One could suspect that Microsoft does not want us to be able to create a bootable disc in Vista. This is an odd position since the premium, non-home versions of Vista can create whole-hard-drive backups. The PC manufacturers, those same manufacturers that are no longer including Vista discs with new machines, may have asked Microsoft to withhold this capability. For one thing, they sell recovery discs. It also seems that their answer to every technical problem is to go back to the original configuration – unneeded applications, trial software, network and ISP solicitations, and all that junk.
Since Microsoft declined to release this utility, I can’t give you a link pointing to it. However, if you’ll do a Google search for
you’ll find some download links for it. Recdisc.exe seems to be “hard-wired” into the System32 folder. It won’t work if you download it to your desktop and simply double-click it there. Vista will ask for your permission and then . . . nothing happens.
Instead you’ll need to copy it to the System32 folder, and you’ll need to overcome the resistance that Vista puts in our way when we try to mess with things in the Windows folder. Here’s what’s involved.
- Start at “Computer” and navigate to C:/Windows/System32.
Locate the recdisc.exe program (or type “recdisc” in the search box to find it rapidly).
Right-click the icon and select “Properties.”
Click the “Security” tab.
Click the “Advanced” button. This will open the “Advanced Security Settings” dialog.
Click the “Owner” tab.
Click the “Edit” button. This will open another dialog labeled “Advanced Security Settings.”(Click through Vista’s asking permission if it occurs.)
Select your user name by highlighting it.
Click OK to take ownership of the file.
Back in the second dialog, click on the “Permissions” tab.
Look at your user name. Does it say “Full Control” under the Permission column? If it does, stop here.
If it does not, click your user-name and then click the “Edit” button.
To the right, click the “Full control” check-box under the “Allow column.”
Click OK, and the dialog should now show that you have “Full control” over the file.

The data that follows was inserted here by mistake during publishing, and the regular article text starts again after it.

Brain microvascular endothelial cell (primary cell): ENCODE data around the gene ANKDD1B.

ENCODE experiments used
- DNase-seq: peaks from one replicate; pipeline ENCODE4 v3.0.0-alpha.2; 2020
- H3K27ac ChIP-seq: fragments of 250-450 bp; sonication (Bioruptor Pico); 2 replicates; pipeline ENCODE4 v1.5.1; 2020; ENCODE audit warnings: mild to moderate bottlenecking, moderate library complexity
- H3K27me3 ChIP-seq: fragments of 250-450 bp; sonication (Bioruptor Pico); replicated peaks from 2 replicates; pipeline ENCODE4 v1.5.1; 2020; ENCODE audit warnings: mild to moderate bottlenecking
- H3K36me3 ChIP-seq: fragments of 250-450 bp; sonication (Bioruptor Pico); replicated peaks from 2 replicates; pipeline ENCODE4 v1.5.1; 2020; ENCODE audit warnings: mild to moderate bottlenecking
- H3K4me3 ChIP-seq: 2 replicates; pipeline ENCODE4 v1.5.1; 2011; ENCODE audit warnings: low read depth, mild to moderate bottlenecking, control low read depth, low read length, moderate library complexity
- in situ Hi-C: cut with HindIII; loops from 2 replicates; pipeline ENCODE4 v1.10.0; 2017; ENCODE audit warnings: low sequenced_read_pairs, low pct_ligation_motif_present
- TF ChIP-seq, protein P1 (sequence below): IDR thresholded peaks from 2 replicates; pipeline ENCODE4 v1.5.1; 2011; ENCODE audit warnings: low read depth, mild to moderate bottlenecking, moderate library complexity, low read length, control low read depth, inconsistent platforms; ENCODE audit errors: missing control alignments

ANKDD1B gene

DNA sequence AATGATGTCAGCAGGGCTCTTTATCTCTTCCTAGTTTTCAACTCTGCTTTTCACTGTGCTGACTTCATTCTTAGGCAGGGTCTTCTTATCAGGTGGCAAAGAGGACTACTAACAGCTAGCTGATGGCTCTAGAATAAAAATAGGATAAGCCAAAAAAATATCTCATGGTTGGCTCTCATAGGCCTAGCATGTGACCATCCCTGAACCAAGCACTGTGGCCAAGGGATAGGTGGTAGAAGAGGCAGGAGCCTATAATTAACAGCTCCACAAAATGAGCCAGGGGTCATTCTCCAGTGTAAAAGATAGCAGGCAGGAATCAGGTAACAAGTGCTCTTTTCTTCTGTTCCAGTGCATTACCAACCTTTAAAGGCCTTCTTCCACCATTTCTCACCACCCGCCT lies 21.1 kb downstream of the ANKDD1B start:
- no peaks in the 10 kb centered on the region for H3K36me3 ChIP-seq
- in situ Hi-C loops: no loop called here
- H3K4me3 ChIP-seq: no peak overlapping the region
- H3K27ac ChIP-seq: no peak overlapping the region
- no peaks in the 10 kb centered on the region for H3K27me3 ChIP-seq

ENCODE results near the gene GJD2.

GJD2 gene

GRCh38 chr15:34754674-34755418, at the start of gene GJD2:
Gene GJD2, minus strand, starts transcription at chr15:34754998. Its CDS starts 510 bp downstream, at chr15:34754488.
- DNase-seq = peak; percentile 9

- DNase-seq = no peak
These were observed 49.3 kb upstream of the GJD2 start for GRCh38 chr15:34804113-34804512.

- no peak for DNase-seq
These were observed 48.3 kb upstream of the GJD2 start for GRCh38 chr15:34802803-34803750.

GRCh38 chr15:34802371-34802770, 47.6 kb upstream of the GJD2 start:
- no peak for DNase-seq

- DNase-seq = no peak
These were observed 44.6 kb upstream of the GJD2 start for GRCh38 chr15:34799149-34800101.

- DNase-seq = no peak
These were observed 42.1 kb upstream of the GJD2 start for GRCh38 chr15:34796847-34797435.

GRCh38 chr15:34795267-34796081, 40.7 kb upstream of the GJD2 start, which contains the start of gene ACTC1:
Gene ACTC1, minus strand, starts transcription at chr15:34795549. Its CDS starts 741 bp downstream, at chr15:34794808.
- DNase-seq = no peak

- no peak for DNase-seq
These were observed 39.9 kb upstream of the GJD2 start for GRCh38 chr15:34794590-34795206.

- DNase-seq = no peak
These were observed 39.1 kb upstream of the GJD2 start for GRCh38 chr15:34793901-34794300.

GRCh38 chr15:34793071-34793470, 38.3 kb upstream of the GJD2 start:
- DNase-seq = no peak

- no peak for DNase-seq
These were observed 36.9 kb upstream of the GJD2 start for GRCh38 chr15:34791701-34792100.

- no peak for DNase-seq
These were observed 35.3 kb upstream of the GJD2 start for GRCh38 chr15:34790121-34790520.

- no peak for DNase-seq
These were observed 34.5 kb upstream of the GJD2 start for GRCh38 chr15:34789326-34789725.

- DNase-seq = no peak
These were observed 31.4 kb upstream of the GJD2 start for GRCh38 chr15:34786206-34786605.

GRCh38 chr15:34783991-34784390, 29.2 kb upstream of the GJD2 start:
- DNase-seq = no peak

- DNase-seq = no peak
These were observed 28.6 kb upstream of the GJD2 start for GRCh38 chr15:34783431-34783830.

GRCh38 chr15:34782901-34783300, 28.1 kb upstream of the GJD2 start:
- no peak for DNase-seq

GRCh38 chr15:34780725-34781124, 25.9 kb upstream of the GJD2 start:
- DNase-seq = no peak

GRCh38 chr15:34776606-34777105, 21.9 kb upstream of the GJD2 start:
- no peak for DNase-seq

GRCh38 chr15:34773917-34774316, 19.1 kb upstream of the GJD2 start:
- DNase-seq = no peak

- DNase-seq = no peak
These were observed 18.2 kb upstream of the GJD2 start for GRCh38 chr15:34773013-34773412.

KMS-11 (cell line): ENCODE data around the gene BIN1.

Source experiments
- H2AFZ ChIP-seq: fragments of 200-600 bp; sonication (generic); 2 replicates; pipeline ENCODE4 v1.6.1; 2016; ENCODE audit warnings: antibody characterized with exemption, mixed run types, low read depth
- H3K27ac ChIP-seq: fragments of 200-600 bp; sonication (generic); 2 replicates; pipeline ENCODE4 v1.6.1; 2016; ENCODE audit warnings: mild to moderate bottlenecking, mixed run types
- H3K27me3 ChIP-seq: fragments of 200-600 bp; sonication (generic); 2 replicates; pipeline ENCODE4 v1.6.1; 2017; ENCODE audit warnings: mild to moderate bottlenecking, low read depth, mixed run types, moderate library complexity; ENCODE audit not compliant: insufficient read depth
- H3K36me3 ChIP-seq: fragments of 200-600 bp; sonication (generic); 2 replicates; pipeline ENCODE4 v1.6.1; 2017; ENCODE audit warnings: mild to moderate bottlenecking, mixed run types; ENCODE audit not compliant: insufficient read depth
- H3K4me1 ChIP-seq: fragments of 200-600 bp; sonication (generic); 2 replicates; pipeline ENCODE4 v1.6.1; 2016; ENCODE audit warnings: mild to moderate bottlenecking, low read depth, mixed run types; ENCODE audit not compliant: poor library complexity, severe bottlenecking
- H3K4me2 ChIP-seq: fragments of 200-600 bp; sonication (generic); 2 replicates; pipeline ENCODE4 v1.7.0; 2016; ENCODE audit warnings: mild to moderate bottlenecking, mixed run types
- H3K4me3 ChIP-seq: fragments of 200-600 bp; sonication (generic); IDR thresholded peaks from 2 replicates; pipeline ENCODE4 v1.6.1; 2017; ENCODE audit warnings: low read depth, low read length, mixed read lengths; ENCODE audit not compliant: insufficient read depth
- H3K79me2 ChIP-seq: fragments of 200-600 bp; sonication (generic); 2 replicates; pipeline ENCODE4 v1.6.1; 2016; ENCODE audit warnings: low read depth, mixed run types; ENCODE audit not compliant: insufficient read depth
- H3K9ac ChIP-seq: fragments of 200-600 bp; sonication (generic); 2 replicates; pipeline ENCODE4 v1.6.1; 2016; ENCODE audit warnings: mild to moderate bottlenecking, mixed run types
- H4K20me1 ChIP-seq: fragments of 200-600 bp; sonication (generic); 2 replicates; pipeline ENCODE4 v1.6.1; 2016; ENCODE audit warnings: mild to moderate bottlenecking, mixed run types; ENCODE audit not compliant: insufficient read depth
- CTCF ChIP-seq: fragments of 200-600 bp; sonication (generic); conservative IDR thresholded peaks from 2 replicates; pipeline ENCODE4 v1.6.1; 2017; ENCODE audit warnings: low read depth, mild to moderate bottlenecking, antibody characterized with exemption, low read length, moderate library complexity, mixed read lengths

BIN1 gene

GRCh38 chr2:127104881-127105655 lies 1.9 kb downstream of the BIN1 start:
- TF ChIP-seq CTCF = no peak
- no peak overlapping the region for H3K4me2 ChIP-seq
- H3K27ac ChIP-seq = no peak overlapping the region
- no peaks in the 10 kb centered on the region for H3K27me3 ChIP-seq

Click OK until you close all the dialogs.
Now you can delete this file, copy it, move it, or do whatever you want with it. My suggestion is that you right-click it and rename it to recdisc.exe.save and leave it in the System32 folder. This is just in case Microsoft really is planning to use it in an update someday.
Now you’re ready to drag ‘n drop the recdisc.exe file that you found on the Internet into your System32 folder.
This is optional, but while you’re there, you might want to right-click the new recdisc.exe file and select “Send to Desktop.” This will create a shortcut on your desktop giving you ready access to the program.
To use it, simply double-click the icon to run the program. Have your Vista disc handy because it will soon ask for it.
3. Download and burn NeoSmart’s Vista bootable CD image
The nice folks at NeoSmart Technologies have created a set of Windows Vista Recovery CD image files. They are about 120 MB and are “out there on the torrents.” If you’re not familiar with working with .torrent files, it is not difficult. First, you’ll need to download the small torrent file and save it to a folder on your desktop.
A torrent file is really a request for a specific file. A torrent client is a program that knows how to use that request to download files that may be distributed on several different computers around the world or may be on only a few. A tiny, and easy to use bittorrent client is uTorrent. You will need a bittorrent client in order to download the actual .iso image file to create the bootable DVD. Here are the steps involved.
Use your antivirus program to scan utorent.exe if you’re paranoid. (I am.)
Run uTorrent from the folder in which it downloaded.
Select the defaults on the first setup screen. It’ll probably work fine.
Select File -> Add Torrent and navigate to the folder in which you placed the torrent file.
Click the torrent file and click “Open.”
Don’t be dismayed if your download starts very slowly. Usually with large files, it will eventually accelerate to a speed that “maxes out” your connection. This is what uTorrent looks like when the download is complete.
To access your completed file, right-click the line that shows the download and select “Open containing folder.” This is most likely to be /User/you/Downloads if you did not change any settings. Then find the .iso file.
Put a CD-R in your CD or DVD burner, right-click the .iso file, and select “Burn using ImgBurn.” (A download link for ImgBurn is in the first section.)
There are three ways to create a bootable Windows Vista disc. So, what do we get?
Using the methods above, in each case, we get a bootable DVD or CD that will display this screen.
Selecting “Repair your computer” leads to this dialog.
Finding Windows Installation
If it finds a backup on an attached external hard drive, it will offer to repair the Vista installation from there.
And that’s it! This concludes another section in the series about backup strategies in Vista. Thanks for reading.